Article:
Background: Clinicians are stakeholders in the translation of well-designed research evidence into clinical practice for optimal patient care. However, knowledge translation theories and processes may present conceptual and practical challenges for clinicians. Online learning platforms are an effective means of delivering knowledge translation education, providing an interactive, time-efficient and affordable alternative to face-to-face education programmes. Objective: This study investigates the availability and accessibility of online knowledge translation learning opportunities for health professionals. Methods: We searched a range of databases and Google using nine knowledge translation terms to identify online knowledge translation learning resources. To be eligible, resources had to be free, aimed at clinicians, educational in intent, and interactive in design. The details of the first 100 websites retrieved by each term were entered into EndNote records. Websites captured were subsequently visited to determine their status as a learning resource. Eligible websites were also appraised for quality using the AACODs tool. Results: We identified 971 unique websites via our multiple search strategies. Of these, 43 were health-related and educational in intent. Once these sites were evaluated for interactivity, a single website matched our inclusion criteria (Dementia Knowledge Translation Learning Centre). Conclusions: Knowledge translation is an important but complex system of processes. These processes overlap with knowledge, practice, and improvement processes that go by a range of different names. For clinicians to be informed and competent in knowledge translation, they require better access to free learning opportunities. These resources should be designed from the viewpoint of the clinician, presenting knowledge translation’s multifaceted theories and processes in an engaging, interactive way. This learning should empower clinicians to contextualise and apply knowledge translation strategies within their own care settings.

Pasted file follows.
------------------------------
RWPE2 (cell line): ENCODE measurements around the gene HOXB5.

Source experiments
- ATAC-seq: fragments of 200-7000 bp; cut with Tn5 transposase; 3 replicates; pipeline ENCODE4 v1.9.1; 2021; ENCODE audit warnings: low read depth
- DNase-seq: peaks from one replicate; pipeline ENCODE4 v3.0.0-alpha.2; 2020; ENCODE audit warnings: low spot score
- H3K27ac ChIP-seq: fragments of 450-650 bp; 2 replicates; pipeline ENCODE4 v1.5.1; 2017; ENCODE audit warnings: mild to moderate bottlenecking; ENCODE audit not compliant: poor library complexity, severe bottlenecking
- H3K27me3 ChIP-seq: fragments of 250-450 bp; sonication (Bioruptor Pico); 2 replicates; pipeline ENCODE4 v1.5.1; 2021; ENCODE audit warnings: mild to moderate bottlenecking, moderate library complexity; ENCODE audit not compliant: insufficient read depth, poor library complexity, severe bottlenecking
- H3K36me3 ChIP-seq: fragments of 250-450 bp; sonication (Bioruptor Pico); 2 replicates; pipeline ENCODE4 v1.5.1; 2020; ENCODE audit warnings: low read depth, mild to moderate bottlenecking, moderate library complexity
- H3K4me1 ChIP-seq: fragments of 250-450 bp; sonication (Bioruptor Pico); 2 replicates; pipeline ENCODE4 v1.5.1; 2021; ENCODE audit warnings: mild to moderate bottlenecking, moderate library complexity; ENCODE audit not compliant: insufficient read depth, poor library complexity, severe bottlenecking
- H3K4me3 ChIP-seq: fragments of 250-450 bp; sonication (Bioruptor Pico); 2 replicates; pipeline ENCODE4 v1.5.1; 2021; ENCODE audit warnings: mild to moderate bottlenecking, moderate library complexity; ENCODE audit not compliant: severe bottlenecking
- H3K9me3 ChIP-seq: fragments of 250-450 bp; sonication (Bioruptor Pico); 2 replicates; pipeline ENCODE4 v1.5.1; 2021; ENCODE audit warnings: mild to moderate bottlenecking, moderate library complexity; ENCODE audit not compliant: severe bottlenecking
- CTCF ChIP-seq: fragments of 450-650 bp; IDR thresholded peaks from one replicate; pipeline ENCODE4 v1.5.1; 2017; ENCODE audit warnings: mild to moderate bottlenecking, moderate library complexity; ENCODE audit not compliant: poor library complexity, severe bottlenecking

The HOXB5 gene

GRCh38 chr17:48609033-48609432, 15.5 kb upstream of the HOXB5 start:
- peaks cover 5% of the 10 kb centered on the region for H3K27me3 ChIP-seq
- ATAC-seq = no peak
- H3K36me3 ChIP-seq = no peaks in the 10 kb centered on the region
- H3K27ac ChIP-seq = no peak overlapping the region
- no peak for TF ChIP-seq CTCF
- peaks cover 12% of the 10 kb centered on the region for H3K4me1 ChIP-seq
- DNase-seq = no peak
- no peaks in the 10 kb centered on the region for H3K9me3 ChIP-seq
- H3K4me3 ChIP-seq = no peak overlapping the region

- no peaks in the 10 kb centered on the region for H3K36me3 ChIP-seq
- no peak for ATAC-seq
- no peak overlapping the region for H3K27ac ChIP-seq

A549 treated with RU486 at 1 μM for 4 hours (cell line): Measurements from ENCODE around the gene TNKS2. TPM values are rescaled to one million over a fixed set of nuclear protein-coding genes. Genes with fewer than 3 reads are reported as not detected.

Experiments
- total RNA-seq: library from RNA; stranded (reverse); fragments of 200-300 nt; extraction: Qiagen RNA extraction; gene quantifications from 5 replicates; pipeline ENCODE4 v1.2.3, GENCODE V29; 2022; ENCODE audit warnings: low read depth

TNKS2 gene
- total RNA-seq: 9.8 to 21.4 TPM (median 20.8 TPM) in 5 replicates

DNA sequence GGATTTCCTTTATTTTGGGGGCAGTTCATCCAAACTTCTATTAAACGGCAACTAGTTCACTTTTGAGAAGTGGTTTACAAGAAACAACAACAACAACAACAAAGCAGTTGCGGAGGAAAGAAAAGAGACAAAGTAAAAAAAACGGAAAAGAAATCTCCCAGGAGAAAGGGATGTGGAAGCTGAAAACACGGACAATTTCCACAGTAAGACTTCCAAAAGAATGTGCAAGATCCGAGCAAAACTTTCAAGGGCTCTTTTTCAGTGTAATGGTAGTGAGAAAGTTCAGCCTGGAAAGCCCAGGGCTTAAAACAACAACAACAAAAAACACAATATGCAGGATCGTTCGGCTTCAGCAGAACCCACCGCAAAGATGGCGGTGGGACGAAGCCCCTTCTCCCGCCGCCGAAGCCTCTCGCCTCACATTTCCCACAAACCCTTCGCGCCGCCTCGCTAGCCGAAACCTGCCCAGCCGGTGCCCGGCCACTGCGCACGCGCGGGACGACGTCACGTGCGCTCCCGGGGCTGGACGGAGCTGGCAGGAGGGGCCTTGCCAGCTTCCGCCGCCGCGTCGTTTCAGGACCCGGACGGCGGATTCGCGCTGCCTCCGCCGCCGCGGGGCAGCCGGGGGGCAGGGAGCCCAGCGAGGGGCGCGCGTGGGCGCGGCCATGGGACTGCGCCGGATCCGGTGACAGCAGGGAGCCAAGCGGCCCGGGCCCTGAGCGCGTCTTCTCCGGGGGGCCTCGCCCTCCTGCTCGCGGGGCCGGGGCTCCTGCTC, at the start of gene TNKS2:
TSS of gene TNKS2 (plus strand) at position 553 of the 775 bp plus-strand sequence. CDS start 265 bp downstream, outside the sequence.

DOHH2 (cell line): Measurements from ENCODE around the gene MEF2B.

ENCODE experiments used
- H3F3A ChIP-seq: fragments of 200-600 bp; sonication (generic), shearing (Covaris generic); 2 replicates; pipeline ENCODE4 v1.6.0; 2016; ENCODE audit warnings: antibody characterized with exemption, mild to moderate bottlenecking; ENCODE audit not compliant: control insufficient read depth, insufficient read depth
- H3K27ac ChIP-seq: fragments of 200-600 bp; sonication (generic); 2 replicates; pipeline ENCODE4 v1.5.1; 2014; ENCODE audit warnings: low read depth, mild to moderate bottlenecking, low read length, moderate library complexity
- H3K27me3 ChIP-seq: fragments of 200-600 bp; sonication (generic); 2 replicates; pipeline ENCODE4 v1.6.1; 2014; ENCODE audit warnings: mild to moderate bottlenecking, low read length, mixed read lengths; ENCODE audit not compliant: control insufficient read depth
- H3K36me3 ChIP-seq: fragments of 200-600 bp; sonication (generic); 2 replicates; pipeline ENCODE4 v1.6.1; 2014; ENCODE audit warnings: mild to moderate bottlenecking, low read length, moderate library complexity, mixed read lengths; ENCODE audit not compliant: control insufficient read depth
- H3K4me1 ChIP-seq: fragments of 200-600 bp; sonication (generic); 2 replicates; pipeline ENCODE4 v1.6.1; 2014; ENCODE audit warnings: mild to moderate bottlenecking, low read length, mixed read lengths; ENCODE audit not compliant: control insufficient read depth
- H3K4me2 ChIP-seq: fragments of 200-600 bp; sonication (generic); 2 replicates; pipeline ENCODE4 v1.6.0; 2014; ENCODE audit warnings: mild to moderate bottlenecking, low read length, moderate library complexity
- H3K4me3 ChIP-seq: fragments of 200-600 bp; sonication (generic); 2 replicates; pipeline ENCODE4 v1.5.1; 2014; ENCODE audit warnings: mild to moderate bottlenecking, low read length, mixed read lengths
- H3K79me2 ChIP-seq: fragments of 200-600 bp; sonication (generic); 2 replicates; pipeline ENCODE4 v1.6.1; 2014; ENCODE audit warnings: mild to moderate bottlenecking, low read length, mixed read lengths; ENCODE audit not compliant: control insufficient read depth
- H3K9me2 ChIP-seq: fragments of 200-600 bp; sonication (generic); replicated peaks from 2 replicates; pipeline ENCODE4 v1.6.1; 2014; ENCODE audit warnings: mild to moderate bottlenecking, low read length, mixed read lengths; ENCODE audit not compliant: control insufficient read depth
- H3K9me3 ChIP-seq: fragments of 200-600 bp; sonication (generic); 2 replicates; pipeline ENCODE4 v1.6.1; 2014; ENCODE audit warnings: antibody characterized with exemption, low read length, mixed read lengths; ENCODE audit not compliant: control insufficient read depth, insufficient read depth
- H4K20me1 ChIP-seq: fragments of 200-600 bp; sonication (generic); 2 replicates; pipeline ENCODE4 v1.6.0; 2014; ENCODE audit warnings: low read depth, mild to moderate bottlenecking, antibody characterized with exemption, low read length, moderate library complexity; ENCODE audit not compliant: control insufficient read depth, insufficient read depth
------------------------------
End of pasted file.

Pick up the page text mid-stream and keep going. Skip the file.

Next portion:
• PubMed vs Google Scholar in Medicine: Future of Public Database